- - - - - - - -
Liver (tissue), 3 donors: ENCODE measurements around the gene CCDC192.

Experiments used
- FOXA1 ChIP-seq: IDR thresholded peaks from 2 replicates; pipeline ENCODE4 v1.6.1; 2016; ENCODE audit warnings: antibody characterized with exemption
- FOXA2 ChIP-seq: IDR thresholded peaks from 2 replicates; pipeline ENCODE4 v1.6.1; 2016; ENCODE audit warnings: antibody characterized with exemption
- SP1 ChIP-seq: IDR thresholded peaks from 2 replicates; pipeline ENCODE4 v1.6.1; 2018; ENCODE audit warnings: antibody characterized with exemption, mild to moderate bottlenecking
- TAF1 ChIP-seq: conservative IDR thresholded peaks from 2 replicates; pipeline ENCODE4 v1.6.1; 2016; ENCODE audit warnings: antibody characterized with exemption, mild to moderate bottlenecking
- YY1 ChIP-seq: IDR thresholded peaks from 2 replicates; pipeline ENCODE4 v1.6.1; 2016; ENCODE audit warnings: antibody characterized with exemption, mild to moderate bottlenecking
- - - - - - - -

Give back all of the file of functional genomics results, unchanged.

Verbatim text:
Liver (tissue), 3 donors: ENCODE measurements around the gene CCDC192.

Experiments used
- FOXA1 ChIP-seq: IDR thresholded peaks from 2 replicates; pipeline ENCODE4 v1.6.1; 2016; ENCODE audit warnings: antibody characterized with exemption
- FOXA2 ChIP-seq: IDR thresholded peaks from 2 replicates; pipeline ENCODE4 v1.6.1; 2016; ENCODE audit warnings: antibody characterized with exemption
- SP1 ChIP-seq: IDR thresholded peaks from 2 replicates; pipeline ENCODE4 v1.6.1; 2018; ENCODE audit warnings: antibody characterized with exemption, mild to moderate bottlenecking
- TAF1 ChIP-seq: conservative IDR thresholded peaks from 2 replicates; pipeline ENCODE4 v1.6.1; 2016; ENCODE audit warnings: antibody characterized with exemption, mild to moderate bottlenecking
- YY1 ChIP-seq: IDR thresholded peaks from 2 replicates; pipeline ENCODE4 v1.6.1; 2016; ENCODE audit warnings: antibody characterized with exemption, mild to moderate bottlenecking